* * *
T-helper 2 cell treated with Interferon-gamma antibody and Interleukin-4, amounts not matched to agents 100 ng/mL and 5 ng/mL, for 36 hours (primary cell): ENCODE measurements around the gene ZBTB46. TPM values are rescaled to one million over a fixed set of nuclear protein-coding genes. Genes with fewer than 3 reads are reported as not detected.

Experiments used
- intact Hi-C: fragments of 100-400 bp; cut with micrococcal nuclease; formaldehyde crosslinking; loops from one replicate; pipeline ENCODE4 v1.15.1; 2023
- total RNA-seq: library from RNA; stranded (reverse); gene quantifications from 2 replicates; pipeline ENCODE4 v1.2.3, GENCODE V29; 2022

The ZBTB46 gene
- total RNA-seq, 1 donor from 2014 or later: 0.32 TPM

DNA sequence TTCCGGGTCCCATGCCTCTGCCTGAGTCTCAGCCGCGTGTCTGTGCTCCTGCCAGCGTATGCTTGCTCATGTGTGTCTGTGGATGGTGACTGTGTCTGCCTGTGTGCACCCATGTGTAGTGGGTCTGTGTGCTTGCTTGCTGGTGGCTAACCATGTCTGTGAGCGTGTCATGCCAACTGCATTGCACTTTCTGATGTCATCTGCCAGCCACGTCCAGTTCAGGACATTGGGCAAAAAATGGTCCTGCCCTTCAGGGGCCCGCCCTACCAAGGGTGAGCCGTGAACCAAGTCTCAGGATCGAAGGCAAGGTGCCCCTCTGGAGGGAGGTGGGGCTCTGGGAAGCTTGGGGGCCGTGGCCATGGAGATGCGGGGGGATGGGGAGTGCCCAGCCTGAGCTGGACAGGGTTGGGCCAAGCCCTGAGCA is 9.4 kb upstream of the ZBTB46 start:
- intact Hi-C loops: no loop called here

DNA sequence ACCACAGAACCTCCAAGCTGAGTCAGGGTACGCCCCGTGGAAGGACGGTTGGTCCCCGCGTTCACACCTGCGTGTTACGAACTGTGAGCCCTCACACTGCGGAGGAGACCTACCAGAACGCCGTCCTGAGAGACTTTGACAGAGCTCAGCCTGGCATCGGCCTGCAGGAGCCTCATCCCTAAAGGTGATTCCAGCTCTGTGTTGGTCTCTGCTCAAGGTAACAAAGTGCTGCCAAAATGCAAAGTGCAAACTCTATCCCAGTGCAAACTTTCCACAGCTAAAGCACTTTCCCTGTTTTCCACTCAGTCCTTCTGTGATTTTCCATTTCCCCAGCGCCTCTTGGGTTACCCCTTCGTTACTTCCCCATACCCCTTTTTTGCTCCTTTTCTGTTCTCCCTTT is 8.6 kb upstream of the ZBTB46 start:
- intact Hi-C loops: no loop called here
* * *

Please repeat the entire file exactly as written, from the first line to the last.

T-helper 2 cell treated with Interferon-gamma antibody and Interleukin-4, amounts not matched to agents 100 ng/mL and 5 ng/mL, for 36 hours (primary cell): ENCODE measurements around the gene ZBTB46. TPM values are rescaled to one million over a fixed set of nuclear protein-coding genes. Genes with fewer than 3 reads are reported as not detected.

Experiments used
- intact Hi-C: fragments of 100-400 bp; cut with micrococcal nuclease; formaldehyde crosslinking; loops from one replicate; pipeline ENCODE4 v1.15.1; 2023
- total RNA-seq: library from RNA; stranded (reverse); gene quantifications from 2 replicates; pipeline ENCODE4 v1.2.3, GENCODE V29; 2022

The ZBTB46 gene
- total RNA-seq, 1 donor from 2014 or later: 0.32 TPM

DNA sequence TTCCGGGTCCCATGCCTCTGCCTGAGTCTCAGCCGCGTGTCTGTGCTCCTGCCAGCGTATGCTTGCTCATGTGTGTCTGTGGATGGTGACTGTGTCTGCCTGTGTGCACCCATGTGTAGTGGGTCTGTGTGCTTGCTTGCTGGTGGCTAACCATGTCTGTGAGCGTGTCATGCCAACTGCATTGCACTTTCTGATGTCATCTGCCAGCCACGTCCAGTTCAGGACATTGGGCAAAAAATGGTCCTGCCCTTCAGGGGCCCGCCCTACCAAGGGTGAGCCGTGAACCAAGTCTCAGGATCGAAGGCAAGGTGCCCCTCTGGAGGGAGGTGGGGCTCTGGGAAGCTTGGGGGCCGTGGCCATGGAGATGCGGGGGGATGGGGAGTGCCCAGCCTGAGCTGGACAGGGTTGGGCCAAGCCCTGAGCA is 9.4 kb upstream of the ZBTB46 start:
- intact Hi-C loops: no loop called here

DNA sequence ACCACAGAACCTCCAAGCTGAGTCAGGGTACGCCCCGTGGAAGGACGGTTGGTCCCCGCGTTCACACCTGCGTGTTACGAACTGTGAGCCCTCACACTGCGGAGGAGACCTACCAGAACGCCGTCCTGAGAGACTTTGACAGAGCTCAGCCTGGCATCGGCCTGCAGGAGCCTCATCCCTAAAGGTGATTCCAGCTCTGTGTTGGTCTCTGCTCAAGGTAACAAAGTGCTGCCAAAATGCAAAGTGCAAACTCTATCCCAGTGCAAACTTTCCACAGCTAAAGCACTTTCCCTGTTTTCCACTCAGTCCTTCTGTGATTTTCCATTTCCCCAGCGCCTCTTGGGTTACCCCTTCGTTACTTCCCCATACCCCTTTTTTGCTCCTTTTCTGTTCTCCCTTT is 8.6 kb upstream of the ZBTB46 start:
- intact Hi-C loops: no loop called here